Prop G to raise sales tax to 9 percent

By Saidy Lauer and Anna Shoriak

The Guardsman

Andrew Campbell pays for his beverages at the Starbucks on Powell and O'Farrell. Photo by Ezra Ekman

Public safety, services and programs for seniors and children may stand to benefit from an increase in funding should Proposition G receive voter approval during the next San Francisco Consolidated Municipal Election to be held on Tuesday Nov. 8, 2011.

The passing of Prop G, which requires a two-thirds majority vote, would raise San Francisco’s sales tax rate to 9 percent beginning in April  2012. This half-cent sales tax hike would result in about a gain of about $60 million annually for the city.

Those in favor of Prop G say that it will better allow the city to fund critical services such as community policing, fire and emergency services, police training, in-home support services for seniors, and healthcare for seniors and working families.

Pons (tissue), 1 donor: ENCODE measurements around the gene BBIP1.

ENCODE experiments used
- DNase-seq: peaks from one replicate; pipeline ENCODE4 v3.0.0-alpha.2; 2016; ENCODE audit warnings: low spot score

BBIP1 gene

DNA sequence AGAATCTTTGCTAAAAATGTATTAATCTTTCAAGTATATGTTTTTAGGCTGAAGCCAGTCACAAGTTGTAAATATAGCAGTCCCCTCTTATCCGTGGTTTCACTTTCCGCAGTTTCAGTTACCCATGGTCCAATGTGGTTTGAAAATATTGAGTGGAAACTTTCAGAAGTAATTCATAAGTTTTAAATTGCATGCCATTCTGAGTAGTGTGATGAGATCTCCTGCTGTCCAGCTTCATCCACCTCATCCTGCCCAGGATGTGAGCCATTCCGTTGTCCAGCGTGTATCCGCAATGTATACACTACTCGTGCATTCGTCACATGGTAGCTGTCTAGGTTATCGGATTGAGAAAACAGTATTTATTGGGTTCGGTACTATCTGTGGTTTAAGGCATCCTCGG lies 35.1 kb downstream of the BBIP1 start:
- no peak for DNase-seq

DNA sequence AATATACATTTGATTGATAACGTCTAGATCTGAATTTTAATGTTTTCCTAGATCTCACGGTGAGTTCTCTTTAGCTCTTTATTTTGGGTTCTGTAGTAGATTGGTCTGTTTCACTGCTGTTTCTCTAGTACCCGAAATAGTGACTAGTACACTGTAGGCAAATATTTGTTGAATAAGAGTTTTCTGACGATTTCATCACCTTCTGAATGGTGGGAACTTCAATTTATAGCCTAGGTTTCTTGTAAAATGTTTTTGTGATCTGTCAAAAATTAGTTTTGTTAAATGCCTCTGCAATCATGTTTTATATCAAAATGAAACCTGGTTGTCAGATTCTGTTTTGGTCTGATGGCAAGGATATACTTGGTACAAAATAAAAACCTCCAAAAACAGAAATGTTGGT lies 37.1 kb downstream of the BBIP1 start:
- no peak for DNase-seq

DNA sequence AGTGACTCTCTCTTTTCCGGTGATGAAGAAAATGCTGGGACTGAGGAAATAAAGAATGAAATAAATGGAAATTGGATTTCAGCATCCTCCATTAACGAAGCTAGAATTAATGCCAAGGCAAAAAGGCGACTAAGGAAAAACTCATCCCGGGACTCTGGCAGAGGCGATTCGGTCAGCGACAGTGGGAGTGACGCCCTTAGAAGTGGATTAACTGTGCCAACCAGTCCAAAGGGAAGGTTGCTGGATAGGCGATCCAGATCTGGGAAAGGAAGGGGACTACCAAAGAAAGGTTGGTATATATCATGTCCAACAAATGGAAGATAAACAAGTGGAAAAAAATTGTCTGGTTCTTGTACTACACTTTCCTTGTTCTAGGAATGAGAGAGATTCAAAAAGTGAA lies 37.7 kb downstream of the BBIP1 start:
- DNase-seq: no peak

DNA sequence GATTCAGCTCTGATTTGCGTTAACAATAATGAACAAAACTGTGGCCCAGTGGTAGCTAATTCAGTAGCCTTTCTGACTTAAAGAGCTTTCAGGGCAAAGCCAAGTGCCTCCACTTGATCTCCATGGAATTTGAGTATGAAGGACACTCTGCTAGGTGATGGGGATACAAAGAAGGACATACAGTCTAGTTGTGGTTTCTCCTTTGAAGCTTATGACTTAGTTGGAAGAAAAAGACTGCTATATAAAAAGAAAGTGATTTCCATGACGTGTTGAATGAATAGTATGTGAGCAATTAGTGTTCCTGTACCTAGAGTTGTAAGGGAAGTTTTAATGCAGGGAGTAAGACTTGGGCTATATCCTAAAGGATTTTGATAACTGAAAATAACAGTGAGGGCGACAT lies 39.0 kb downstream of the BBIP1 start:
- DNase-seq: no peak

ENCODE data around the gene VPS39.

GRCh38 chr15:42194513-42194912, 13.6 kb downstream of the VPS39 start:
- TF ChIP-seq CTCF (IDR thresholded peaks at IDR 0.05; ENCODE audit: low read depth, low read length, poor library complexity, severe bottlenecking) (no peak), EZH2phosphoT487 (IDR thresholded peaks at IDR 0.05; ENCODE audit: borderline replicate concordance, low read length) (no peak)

A voter guide argument in favor of Prop G, signed by a San Francisco police officer, a firefighter and an in-home supportive services care provider, claims that it “would ensure that our cops and firefighters can protect our neighborhoods in the event of an earthquake or other natural disaster. There is no time more crucial than now to preserve our vital public safety and social services which directly benefit San Francisco seniors and working families.”

The rebuttal against Prop G which is supported by the San Francisco Republican Party, argues that “A time of high unemployment with many San Francisco families struggling to make ends meet is not the time to increase taxes. The city already has a $6.8 billion budget … The projected $60 million in annual revenue from this regressive tax will not alleviate the city’s chronic budget problems. It’s time that our elected officials learn to live within our means.”

The Guardsman